So, your work study is to continually work on a business or multiple businesses. Don't worry, if they succeed, great, if they fail, that's great too.
The books are great but you REALLY learn from doing.
What will your work study be?
It can be anything...
- Create a freelancing service
- Create a blog or niche website and monetize it
- Sell physical products on Amazon or eBay
Just work on SOMETHING in addition to the upcoming books that makes money or teaches you skills that will help you make more money.
Now, the books...
These books help lay the framework for the entrepreneurship mindset. They don't include as much techno-babble or application as some of the other books we will cover later but they will get your mind right for what's ahead.
Hopefully after reading these, you'll start noticing different possibilities and opportunities around you. You should also feel inspired to go out and take tons of action.
The Four Hour Workweek by Tim Ferriss
The most highly talked about book in the entrepreneurship/lifestyle design arena since its release in 2009. There are certain aspects that I disagree with, but this is by far the most original, game-changing book I have ever read on lifestyle design and creating small but efficient and lucrative businesses. This is one of the books that I have read many times and I always seem to learn something new each time.
Choose Yourself by James Altucher
This book is full of motivational insights from one of the most interesting men in the world. James Altucher has made and lost millions of dollars several times in his life and discloses what he has learned about life, business, and even personal relationships. This is a very powerful book for anyone interested in improving their lives, but particularly for people like you and me who want to leverage entrepreneurship to poll vault the commonly accepted 9-5 grind.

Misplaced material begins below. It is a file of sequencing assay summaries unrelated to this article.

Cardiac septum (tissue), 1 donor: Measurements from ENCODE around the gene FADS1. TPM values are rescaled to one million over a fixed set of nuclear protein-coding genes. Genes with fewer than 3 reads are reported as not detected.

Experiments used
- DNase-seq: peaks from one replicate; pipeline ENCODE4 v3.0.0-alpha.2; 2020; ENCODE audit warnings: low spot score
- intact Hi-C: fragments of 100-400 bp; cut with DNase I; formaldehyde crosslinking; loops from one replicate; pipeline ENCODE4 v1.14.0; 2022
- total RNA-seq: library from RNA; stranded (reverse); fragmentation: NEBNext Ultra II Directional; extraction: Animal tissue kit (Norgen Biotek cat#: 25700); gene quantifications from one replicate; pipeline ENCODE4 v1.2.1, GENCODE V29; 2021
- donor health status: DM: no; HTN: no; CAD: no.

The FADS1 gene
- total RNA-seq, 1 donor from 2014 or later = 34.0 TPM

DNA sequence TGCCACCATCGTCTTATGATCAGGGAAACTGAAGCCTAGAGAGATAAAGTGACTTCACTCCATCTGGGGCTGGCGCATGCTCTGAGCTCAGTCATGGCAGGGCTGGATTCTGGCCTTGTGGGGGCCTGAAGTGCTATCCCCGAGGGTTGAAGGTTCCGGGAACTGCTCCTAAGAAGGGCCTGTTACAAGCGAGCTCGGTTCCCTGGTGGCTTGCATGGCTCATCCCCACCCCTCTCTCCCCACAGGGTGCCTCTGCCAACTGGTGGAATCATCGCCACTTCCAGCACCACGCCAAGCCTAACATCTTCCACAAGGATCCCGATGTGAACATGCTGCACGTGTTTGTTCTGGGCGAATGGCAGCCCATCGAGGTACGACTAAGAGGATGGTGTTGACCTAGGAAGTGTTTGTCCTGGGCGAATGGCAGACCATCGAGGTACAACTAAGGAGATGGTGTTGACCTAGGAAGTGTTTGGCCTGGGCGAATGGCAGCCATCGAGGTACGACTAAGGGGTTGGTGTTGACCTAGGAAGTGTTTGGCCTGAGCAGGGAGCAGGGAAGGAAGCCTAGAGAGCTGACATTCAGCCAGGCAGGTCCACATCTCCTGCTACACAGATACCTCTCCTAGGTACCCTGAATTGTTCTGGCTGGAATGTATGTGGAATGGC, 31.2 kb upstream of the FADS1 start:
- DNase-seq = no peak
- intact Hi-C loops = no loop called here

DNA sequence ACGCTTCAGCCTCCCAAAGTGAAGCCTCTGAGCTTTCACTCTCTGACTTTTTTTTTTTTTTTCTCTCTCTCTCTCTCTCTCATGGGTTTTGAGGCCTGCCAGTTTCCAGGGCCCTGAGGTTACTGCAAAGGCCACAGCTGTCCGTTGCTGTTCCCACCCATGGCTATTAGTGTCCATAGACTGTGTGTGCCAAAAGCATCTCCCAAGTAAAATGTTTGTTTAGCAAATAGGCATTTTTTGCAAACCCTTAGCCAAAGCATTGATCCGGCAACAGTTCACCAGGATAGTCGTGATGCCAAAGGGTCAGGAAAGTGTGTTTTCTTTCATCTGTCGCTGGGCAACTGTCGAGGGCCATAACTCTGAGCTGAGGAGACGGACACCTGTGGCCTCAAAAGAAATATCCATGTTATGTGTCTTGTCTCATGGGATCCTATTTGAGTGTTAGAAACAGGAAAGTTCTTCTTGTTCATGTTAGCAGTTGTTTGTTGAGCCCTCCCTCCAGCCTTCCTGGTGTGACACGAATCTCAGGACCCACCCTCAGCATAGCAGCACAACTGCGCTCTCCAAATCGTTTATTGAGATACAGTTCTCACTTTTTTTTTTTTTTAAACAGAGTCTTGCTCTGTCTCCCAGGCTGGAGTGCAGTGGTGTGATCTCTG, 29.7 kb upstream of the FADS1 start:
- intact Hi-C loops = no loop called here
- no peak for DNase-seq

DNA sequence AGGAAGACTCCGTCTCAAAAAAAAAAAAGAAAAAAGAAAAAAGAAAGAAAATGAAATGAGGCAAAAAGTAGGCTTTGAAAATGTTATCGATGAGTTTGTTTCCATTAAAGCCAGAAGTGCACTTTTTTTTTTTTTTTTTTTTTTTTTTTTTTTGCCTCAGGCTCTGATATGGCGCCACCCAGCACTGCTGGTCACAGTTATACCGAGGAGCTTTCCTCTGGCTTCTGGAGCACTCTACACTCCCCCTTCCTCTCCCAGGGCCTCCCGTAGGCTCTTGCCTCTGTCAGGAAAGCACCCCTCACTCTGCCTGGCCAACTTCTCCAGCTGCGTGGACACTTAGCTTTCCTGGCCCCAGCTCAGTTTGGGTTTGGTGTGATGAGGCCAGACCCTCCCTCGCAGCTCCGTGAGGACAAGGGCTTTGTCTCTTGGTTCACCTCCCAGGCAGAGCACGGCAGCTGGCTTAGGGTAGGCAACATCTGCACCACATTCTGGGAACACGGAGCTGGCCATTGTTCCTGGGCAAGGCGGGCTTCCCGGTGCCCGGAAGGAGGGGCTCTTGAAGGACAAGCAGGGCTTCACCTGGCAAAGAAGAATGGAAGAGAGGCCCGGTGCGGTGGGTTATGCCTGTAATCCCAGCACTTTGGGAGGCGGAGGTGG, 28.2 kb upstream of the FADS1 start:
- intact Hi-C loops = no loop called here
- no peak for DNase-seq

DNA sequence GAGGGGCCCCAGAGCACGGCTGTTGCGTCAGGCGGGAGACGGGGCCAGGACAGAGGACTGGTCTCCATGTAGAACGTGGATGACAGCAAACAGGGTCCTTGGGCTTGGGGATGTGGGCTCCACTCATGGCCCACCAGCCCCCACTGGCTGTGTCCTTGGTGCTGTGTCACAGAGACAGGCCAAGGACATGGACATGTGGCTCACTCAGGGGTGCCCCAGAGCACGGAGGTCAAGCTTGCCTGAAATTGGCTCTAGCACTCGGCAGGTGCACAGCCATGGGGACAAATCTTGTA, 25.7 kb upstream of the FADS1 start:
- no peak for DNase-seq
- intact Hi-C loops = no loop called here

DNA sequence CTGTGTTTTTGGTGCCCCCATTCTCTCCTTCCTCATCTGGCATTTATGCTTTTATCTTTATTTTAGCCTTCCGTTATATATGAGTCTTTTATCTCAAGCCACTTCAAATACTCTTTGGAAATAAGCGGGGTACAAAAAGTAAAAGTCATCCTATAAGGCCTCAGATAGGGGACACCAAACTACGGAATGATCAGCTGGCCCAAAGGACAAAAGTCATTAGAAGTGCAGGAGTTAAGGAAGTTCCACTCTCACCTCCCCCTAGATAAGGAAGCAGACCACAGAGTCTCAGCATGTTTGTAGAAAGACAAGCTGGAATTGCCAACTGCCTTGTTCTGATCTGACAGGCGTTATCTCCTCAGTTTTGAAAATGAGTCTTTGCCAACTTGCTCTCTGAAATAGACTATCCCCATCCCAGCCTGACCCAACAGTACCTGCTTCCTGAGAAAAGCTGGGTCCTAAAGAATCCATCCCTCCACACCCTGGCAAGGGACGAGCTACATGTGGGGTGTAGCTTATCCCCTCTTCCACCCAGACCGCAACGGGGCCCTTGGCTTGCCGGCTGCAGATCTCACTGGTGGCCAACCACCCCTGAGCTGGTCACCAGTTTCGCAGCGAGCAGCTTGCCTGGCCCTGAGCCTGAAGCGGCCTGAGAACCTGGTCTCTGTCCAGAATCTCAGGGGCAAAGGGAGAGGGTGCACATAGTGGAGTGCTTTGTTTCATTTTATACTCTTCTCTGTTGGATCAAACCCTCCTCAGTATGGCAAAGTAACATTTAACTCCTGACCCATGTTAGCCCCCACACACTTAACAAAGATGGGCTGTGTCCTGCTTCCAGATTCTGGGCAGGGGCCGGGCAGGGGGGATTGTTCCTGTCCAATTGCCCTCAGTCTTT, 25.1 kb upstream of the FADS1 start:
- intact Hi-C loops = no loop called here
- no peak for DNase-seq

The Education of Millionaires by Michael Ellsberg
This book further stirs the debate of which method is most conducive to success, formal schooling or something else. You know how I feel about college and entrepreneurship but Michael Ellsberg eloquently explains why you shouldn't feel bad about skipping college in lieu of something better (like this curriculum you're reading).
I've always thought it was weird that we learned how to do math that only has application on the space program yet weren't taught anything about basic accounting or taxes.
I loved accounting in college but honestly, it didn't prepare me for the types of accounting work I'd be doing for myself when I was a new entrepreneur.
Small Time Operator: How to Start Your Own Business, Keep Your Books, Pay Your Taxes, and Stay Out of Trouble by Bernard B. Kamoroff C.P.A.
I do not recommend attempting professional services like accounting on your own without professional assistance, but it is in your best interest to brush up on current practices so you can better discuss with whoever you work with.
This book is not intended to replace a CPA! That is the best source of tax/accounting related information. Remember, ignorance of the law is not an excuse.
You can spend a fortune on a college degree that promises to help you earn money but never teaches you a thing about how to keep it or make it grow.
I Will Teach You to Be Rich by Ramit Sethi
This is not your typical finance book. Ramit has great insight into saving money without losing your mind. His approach focuses on cutting expenses on the things you don't care about (for instance premium cable) and then going all out on the things that you love like your hobbies and passions.
My second college degree was in economics (my first was in art and I wear it like a scarlet letter now) so these books hold a special place in my heart.
I read dozens of books on difference economic theories but two really stuck out to me as applicable to entrepreneurs.
Naked Economics: Undressing the Dismal Science by Charles Wheelan
Get to the heart of economic principles without spending hours in lectures. We read this book my senior year of college and I remember being genuinely excited to get to class to discuss it. Nerdy? Yes.